09 August, 2022
A new rehabilitation unit to help boost the recovery of stroke patients has opened at Ysbyty Eryri in Caernarfon.
This is the first of three new rehabilitation centres across North Wales for patients who no longer need specialist stroke treatment at an acute hospital, but still require stroke rehabilitation that cannot be delivered at home.
The centre is supported by a full range of multidisciplinary specialist staff including Physiotherapists, Nurses, Doctors, Psychologists, Speech and Language Therapists and Occupational Therapists in order to ensure patients have the best chance of a good recovery from their stroke.
Consultant Stroke Therapist, Karl Jackson, is responsible for developing and implementing the therapy-based rehabilitation service at Ysbyty Eryri.
He said: “The purpose of the new specialist community inpatient rehabilitation centre is to bridge the current gap in post-stroke care giving people who have experienced a stroke maximum opportunity to recover and adapt in the best possible modern environment.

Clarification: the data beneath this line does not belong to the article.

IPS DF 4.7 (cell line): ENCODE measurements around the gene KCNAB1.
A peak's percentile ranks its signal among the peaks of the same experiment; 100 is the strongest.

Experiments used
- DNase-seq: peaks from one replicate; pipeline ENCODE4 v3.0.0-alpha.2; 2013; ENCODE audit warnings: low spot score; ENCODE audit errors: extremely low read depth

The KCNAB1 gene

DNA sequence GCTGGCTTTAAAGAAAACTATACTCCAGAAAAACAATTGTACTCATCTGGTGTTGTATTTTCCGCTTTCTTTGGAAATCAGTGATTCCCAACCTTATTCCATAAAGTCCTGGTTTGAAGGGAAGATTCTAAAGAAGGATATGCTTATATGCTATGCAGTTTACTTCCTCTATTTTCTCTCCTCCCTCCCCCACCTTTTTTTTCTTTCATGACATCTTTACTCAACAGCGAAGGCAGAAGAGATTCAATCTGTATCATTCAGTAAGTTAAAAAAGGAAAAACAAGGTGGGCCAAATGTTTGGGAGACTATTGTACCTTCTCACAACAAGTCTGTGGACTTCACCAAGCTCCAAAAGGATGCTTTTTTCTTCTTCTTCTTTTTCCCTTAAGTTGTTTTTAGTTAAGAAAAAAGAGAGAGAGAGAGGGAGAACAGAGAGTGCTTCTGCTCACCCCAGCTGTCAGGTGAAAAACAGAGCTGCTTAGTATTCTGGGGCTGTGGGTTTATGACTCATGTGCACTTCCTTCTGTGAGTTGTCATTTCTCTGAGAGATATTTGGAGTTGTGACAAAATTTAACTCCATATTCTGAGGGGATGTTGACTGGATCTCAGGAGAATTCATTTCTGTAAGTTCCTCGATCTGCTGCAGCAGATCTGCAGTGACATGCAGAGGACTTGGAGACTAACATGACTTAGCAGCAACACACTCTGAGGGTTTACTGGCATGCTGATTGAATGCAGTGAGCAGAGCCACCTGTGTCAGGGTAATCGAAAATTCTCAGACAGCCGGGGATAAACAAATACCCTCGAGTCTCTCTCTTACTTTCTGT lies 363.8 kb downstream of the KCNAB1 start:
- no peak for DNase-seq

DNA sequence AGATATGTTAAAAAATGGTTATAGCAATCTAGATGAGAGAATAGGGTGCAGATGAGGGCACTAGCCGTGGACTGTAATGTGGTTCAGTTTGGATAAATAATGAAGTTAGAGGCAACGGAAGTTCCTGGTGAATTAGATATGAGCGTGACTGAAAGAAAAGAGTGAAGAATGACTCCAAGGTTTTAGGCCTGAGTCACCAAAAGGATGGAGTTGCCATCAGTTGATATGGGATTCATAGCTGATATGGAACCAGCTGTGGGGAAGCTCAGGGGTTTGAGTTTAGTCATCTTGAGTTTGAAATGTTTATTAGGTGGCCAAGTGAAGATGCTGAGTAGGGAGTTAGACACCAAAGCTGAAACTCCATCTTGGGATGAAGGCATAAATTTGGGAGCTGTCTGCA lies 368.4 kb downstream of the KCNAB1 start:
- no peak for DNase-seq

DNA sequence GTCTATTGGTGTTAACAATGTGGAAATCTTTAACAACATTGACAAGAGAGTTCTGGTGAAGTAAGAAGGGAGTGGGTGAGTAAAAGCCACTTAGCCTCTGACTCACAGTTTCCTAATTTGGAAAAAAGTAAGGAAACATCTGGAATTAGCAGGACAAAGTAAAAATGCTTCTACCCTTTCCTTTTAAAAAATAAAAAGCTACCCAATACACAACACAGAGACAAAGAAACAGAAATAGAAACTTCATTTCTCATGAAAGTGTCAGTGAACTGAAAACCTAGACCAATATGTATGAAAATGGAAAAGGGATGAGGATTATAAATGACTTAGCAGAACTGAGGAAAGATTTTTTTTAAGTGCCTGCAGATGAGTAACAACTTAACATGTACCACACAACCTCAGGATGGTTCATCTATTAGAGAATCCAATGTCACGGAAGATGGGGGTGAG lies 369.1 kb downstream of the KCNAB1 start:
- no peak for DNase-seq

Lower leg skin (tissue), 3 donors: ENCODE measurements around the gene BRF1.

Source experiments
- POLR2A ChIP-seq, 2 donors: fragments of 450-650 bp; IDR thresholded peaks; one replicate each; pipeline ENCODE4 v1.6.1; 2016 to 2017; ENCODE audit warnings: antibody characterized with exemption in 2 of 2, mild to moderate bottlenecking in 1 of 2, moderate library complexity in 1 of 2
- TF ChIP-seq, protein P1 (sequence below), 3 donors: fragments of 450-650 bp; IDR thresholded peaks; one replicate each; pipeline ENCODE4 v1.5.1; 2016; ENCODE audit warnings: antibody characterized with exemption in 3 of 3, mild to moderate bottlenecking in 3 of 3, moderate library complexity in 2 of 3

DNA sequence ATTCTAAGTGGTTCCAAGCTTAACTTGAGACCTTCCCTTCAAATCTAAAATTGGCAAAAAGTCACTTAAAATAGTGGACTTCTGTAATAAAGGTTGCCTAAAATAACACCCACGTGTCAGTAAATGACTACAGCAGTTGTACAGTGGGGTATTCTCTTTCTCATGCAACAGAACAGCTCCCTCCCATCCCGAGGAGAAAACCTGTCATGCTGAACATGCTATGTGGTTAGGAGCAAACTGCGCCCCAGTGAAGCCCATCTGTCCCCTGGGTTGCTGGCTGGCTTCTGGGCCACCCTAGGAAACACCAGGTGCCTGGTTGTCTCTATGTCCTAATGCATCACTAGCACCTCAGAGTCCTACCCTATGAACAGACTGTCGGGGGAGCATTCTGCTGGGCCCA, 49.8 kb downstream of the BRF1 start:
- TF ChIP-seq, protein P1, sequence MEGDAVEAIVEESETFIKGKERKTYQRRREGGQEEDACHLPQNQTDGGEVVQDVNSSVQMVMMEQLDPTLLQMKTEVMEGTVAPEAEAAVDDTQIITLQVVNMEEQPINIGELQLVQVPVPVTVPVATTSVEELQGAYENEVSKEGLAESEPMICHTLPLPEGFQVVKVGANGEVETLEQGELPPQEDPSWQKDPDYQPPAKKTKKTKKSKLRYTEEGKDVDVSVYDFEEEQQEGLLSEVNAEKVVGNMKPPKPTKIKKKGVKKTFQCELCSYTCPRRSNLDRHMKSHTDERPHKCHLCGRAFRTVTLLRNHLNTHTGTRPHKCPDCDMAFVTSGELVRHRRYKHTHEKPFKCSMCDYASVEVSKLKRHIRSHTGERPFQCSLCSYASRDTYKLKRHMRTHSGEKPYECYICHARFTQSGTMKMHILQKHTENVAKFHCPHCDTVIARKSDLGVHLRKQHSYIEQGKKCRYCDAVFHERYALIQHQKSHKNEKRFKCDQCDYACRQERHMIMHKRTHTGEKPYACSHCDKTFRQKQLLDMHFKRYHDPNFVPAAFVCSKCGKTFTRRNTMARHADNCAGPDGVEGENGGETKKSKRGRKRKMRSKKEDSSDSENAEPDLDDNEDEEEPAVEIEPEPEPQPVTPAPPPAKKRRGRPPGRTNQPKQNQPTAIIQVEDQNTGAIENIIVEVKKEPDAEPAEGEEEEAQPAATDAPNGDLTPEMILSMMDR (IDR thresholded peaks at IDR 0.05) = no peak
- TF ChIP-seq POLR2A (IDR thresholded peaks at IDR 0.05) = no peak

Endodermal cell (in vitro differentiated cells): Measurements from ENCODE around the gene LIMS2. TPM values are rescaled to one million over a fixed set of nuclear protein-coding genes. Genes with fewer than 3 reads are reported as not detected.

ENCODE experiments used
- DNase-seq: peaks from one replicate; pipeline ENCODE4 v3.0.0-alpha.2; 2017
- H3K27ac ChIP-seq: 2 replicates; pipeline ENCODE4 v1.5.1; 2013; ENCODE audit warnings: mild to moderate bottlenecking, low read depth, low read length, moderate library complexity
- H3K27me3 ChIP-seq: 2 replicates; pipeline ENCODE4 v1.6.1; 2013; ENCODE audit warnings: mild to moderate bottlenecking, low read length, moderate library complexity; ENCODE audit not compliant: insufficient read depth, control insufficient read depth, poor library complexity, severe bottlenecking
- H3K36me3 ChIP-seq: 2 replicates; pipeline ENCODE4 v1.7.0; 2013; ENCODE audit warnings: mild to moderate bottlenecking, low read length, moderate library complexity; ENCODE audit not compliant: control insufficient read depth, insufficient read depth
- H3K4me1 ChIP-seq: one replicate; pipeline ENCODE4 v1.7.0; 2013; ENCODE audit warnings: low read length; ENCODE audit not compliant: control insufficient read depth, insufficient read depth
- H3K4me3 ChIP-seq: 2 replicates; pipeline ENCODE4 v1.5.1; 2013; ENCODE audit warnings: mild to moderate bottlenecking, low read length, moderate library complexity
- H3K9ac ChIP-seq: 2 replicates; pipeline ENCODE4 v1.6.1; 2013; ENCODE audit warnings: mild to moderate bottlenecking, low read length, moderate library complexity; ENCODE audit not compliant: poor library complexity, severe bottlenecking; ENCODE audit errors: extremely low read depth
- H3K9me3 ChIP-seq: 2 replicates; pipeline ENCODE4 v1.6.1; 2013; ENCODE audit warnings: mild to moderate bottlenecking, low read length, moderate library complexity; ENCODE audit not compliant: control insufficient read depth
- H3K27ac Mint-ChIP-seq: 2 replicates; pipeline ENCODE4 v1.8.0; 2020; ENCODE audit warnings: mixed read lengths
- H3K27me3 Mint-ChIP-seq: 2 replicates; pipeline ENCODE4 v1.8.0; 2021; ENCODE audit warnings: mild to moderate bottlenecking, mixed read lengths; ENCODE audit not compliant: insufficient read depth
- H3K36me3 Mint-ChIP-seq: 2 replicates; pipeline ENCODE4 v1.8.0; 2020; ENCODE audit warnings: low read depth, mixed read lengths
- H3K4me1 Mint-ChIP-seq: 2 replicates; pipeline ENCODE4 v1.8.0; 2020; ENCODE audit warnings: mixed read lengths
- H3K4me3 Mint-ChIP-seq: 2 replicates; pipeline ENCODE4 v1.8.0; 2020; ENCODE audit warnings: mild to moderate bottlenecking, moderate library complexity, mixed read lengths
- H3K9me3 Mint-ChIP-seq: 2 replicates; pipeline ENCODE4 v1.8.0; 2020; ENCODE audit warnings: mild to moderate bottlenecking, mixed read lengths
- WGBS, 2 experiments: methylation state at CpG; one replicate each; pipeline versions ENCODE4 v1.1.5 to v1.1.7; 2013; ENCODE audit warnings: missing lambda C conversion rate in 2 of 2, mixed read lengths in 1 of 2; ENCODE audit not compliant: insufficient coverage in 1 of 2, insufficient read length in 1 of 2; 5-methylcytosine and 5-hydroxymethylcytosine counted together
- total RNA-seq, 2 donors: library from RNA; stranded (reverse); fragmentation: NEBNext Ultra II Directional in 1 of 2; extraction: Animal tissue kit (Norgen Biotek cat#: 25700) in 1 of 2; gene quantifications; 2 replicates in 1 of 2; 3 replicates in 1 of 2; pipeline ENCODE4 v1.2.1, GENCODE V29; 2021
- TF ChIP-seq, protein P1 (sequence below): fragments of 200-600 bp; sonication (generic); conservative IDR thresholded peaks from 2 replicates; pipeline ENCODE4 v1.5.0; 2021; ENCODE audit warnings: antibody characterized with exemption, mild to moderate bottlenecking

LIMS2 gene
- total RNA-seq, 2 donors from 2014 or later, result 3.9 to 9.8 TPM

“The main aim of this unit is provide patients with active rehabilitation and stroke care to help minimise impairment and disability and increase chances of living at home and more likely to be independent in their day-to-day activities.”
The unit is attached to a dedicated 12-bedded inpatient Stroke Ward ran by the multidisciplinary team who are involved in their rehabilitation.
Patients are encouraged to engage in activities and exercises designed to promote recovery and independence, including daily self-care tasks, walking and communication and cognitive tasks – all of which are known to enhance the odds of recovery after stroke.
Dr Salah Elghenzai, Consultant Physician and Stroke Specialist at Ysbyty Gwynedd, said: “Many hospital inpatients who are recovering from a stroke can often be inactive during parts of their day, which puts their recovery at risk, as well as increasing the risk of other conditions such as frailty.
“The new unit at Ysbyty Eryri will help to minimise these risks and the patients will benefit from active rehabilitation and stroke care, which will mean they are more likely to survive the stroke and return home to live an independent life.”